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Shake the Lake #1 (Review)

Shake the Lake #1
North Air Entertainment and Elevated
Writer: Zach Block

“Dude, I know you need college money but you gotta unwind. No goals. I’ve got it under control. Always do. I need to hear you say that.”

“Shake the Lake” #1 is an enigma. On the face of it this is a coming of age story based in Lake Shasta in California, whereby a group of male friends in their late teens spend all of their spare time wake boarding and partying. The crew bounce on trampolines indoors with wakeboards strapped to their feet and thereby break the ceiling fan in their rental house. They drink to excess and make monumental beer can pyramids. “There’s a naked man in a tubie and a spray painted goat in the front yard!” yells Akbar the landlord as he evicts his youthful tenants. It is the essence of the college frat house motion picture “National Lampoon’s Animal House”, but set in 2016 instead of 1962.

The teens have no aspirations in life save for Joe, who is a server in a fast food outlet and cleans up vomit in the toilets while trying to make manager. His goal is to get together enough money to get a degree. The main protagonist, Cal, has a girlfriend, Keeley. When Cal discovers his Keeley’s gym buddy Guy sucking vodka jellies from Keeley’s navel, Cal is blindsided. The team decide to get out of town.

This involves a road trip to Arizona to stay with a relative and his once-nerdy, now-underdressed-and-attractive cousin Nika. Nika is aware of her sexuality and doesn’t seem bothered by the low-key fluster that it causes her cousin.

The story seems to be almost autobiographical. It also seems to be without a discernible plot. The gang of friends drift about with the only navigational point being Cal’s mother’s enlightened encouragement that Cal should go find himself. The issue is primarily concerned with parties, looking at girls in bikinis, wakeboarding and being without purpose.

Perhaps the writer, Zach Block, did not intend for the issue to have any deeper point than that. But simmering beneath the lake, as the boys carve up the water, are the tensions of the transition to adulthood. When does youth end? In many ways this first issue seems to be the closing chapter of the group’s carefree days, the last hurrah before they go back to mopping bathroom floors or working with their dads in weeding businesses. Cal loses his girlfriend in a thoroughly brutal way. Is this a harbinger for the harshness that life will bring to the friends going forward? In “Howard Chaykin’s Amerikan Flagg!”, published by First Comics in 1988-9, the title character Reuben Flagg’s adventures and numerous sexual exploits end with his marriage – and there is at the very end a one page, wordless drawing of Flagg in a vision from his future, turned overweight and scrubbing filth from dishes in a foamy sink, being screamed at by his now-frumpy wife while his out-of-control children cause havoc around him. Should we instead of scorning the excesses and silly exploits of the characters in “Shake the Lake” wish them the best in the final sunny days before arrival of the dour and sensible clouds of adulthood? Is that the point of the story? We are still scratching our heads and trying to divine where this title is going.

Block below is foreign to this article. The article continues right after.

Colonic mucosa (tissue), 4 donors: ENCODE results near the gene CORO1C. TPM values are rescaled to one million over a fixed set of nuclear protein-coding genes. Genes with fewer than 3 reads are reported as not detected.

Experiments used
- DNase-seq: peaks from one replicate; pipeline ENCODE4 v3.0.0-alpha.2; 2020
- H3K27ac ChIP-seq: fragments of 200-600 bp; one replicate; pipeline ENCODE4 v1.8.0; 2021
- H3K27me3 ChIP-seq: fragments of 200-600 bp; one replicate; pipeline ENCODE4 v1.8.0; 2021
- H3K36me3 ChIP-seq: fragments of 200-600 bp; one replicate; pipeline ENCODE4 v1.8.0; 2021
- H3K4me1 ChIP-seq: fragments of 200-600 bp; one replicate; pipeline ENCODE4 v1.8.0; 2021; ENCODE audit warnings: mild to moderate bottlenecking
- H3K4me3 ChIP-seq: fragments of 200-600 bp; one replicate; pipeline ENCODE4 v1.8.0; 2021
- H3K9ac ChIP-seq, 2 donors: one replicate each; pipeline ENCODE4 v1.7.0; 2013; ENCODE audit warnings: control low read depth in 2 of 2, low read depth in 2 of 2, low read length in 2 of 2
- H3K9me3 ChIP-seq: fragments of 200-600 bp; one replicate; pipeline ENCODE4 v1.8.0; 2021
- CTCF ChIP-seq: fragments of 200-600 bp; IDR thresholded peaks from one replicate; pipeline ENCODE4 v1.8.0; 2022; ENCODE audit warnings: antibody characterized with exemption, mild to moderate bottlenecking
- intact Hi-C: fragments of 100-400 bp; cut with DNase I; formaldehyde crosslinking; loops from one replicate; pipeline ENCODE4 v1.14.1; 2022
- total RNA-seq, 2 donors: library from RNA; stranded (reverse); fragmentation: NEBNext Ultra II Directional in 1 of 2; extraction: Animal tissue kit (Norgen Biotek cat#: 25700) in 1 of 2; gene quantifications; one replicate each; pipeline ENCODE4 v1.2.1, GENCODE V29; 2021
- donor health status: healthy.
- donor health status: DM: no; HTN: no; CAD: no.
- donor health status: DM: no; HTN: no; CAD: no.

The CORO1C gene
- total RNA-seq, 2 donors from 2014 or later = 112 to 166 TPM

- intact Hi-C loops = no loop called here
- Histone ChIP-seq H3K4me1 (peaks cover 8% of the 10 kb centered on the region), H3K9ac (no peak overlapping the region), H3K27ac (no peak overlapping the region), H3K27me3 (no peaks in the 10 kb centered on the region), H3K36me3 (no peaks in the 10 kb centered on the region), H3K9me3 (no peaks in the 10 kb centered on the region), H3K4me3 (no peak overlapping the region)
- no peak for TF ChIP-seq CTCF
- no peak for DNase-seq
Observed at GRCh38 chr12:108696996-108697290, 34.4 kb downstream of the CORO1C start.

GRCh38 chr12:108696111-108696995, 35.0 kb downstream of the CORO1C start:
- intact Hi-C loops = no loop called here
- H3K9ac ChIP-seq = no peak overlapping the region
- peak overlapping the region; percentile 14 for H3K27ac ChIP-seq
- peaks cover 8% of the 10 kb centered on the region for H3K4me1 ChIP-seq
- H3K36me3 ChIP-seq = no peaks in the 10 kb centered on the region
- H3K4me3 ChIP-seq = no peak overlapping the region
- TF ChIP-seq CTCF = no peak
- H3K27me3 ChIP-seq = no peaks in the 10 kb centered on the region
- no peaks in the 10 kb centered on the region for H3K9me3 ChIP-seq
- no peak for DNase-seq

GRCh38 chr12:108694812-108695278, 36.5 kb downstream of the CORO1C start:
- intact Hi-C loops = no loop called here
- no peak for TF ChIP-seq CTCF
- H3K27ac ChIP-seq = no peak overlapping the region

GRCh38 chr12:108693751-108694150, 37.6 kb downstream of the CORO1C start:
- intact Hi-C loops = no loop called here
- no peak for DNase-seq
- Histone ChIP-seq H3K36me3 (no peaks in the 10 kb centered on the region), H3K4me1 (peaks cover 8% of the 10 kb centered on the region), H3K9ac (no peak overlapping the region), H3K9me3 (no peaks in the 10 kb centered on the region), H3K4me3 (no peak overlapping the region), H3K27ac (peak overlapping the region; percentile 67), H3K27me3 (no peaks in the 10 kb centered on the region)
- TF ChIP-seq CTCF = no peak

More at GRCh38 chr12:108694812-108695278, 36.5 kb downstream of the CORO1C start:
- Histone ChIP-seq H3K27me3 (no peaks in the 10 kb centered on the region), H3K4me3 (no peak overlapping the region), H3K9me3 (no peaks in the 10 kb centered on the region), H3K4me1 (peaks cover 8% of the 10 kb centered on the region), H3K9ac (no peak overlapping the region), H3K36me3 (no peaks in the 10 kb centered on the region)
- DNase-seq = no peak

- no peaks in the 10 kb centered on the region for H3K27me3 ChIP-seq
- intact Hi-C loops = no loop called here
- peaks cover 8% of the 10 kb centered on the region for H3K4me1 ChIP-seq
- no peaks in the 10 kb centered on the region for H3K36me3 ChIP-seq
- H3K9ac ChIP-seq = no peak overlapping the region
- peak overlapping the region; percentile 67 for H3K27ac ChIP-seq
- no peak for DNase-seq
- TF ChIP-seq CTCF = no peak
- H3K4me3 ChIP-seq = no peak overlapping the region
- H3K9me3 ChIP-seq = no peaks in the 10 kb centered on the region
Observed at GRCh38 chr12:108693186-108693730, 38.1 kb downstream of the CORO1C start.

There are some funny moments in the story. Cal’s mother fondly asks after Keeley, and when Cal says that Keeley has dumped him, Cal’s mother flippantly notes that she never liked Keeley anyway. The expression on Cal’s face is priceless, and the scenario is one to which many can relate.

But the intrigue of this issue is whether Mr Block is pointlessly engaging in the equivalent of a mindless video recording of a teen summer, or whether there is something much deeper at play here which is barely perceptible beneath the sunny surface. If it is the latter, then Mr Block has a deft touch, and a future as a talented writer.